Past BGS activities assessing the geomagnetic hazard to the Scottish Power network and transformer infrastructure

Reay, Sarah. 2008 Past BGS activities assessing the geomagnetic hazard to the Scottish Power network and transformer infrastructure. [Poster] In: NERC BGS Geo-risk Seminar 2008, BGS Keyworth, Nottingham, 21 October 2008. (Unpublished)

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“Space weather” describes the interaction between the Sun and the Earth’s magnetic field and its effect on technology. Variations in the Earth's magnetic field can pose certain risks to technological systems such as satellites and power grids. The loss of service or degradation to the operational life-span caused by geomagnetic events can have a financial cost to the operator; a severe geomagnetic disturbance could affect the general population through power outages or the loss of communication and navigation satellites that we have come to rely on. The Sun radiates a solar wind – a stream of charged particles – that interacts with the Earth’s magnetic field. The Sun goes through an 11-year activity cycle and during active solar phases periodic and sporadic enhancements of the solar wind can result in magnetic storms on Earth. Geomagnetic disturbances heat the atmosphere increasing drag on orbiting satellites. The rapidly time-varying geomagnetic field can affect navigation equipment sending underground well bores off-course. It can also induce currents in the ground which can overload and damage transformers in power grids. The British Geological Survey (BGS) has expertise in providing advice or solutions to these problems to customers such as the European Space Agency, oil and gas exploration companies and local and national power grid operators.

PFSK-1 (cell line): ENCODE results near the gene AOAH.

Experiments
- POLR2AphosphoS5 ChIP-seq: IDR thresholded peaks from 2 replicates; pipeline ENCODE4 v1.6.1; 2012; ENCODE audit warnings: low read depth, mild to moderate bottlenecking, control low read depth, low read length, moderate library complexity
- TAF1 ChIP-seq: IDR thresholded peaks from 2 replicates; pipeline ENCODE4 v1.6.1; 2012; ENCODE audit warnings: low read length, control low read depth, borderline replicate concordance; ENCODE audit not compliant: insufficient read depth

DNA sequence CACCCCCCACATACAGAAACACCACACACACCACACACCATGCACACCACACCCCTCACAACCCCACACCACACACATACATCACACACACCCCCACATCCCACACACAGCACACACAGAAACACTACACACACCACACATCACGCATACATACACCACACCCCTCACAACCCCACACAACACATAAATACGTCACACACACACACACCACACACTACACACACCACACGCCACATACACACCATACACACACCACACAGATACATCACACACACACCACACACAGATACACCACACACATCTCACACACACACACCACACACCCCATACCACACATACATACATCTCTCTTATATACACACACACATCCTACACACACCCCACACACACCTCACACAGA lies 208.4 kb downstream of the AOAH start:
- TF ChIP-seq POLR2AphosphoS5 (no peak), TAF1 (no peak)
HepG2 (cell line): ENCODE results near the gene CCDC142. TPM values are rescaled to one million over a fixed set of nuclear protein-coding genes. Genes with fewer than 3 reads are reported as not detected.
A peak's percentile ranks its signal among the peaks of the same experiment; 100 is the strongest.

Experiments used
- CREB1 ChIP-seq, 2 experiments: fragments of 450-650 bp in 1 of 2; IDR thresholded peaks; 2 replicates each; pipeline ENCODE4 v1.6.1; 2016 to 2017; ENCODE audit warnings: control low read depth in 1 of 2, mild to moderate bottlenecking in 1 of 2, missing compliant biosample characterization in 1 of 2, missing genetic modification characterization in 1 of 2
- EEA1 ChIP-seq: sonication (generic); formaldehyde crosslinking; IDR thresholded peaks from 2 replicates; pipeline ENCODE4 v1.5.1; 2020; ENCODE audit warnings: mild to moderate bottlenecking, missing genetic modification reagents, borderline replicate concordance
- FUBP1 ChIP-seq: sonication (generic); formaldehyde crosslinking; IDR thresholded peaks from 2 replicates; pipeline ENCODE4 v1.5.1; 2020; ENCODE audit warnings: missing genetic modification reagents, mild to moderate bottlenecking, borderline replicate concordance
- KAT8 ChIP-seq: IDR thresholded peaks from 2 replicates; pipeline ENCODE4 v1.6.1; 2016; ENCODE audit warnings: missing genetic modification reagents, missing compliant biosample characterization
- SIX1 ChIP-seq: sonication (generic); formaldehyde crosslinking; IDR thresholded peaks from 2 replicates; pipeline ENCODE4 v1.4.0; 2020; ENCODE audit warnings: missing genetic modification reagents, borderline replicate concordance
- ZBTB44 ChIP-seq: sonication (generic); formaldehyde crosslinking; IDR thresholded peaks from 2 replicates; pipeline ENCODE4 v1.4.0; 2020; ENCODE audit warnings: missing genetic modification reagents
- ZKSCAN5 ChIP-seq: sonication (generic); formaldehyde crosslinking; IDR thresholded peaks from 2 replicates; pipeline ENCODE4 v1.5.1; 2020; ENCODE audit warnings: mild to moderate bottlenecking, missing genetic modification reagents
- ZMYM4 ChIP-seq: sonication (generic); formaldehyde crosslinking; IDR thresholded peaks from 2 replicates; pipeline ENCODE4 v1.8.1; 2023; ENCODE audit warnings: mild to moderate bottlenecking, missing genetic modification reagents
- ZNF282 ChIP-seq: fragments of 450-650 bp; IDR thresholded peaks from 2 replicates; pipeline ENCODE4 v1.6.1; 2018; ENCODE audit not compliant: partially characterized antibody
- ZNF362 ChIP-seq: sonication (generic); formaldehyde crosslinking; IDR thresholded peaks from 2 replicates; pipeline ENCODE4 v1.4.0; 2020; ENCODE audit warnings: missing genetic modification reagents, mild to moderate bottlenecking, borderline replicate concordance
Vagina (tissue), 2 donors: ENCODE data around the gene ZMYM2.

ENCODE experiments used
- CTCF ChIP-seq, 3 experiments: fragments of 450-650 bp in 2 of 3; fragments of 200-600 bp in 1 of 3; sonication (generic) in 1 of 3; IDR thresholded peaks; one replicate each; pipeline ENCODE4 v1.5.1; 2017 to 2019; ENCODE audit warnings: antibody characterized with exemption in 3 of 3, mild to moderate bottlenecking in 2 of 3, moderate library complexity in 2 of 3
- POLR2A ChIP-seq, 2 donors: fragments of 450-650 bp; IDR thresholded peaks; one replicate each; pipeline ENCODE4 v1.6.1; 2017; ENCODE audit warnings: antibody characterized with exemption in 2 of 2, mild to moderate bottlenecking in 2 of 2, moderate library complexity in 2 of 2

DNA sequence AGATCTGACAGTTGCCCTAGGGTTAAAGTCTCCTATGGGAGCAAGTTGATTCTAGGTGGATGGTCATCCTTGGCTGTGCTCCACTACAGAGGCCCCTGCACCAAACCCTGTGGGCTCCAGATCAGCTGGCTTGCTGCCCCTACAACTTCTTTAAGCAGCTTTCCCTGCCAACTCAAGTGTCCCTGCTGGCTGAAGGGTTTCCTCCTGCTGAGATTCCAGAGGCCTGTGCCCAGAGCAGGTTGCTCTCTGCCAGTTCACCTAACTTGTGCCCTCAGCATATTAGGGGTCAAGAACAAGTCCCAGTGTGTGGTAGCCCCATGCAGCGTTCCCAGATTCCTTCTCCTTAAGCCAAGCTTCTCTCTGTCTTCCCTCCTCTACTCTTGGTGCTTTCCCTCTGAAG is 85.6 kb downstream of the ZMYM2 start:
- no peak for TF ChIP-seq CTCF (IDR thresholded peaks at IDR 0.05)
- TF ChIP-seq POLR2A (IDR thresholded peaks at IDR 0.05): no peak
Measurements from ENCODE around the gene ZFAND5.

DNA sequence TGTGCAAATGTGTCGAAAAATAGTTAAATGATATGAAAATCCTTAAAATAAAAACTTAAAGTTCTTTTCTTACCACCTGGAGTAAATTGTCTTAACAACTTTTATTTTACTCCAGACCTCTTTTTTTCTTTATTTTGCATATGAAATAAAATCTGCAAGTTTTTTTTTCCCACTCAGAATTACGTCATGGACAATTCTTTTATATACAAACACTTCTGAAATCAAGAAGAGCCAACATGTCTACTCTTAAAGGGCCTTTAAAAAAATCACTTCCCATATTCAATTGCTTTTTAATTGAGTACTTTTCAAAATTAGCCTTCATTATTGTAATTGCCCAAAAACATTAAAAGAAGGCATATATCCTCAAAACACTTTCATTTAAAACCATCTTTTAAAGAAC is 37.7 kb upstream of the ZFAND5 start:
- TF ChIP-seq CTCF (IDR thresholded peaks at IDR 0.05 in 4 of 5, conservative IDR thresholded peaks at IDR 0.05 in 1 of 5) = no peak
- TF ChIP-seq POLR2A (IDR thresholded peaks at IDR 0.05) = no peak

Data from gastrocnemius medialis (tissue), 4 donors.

Item Type: Publication - Conference Item (Poster)
Programmes: BGS Programmes > Seismology and Geomagnetism
NORA Subject Terms: Earth Sciences
Date made live: 26 Oct 2012 08:51 +0 (UTC)

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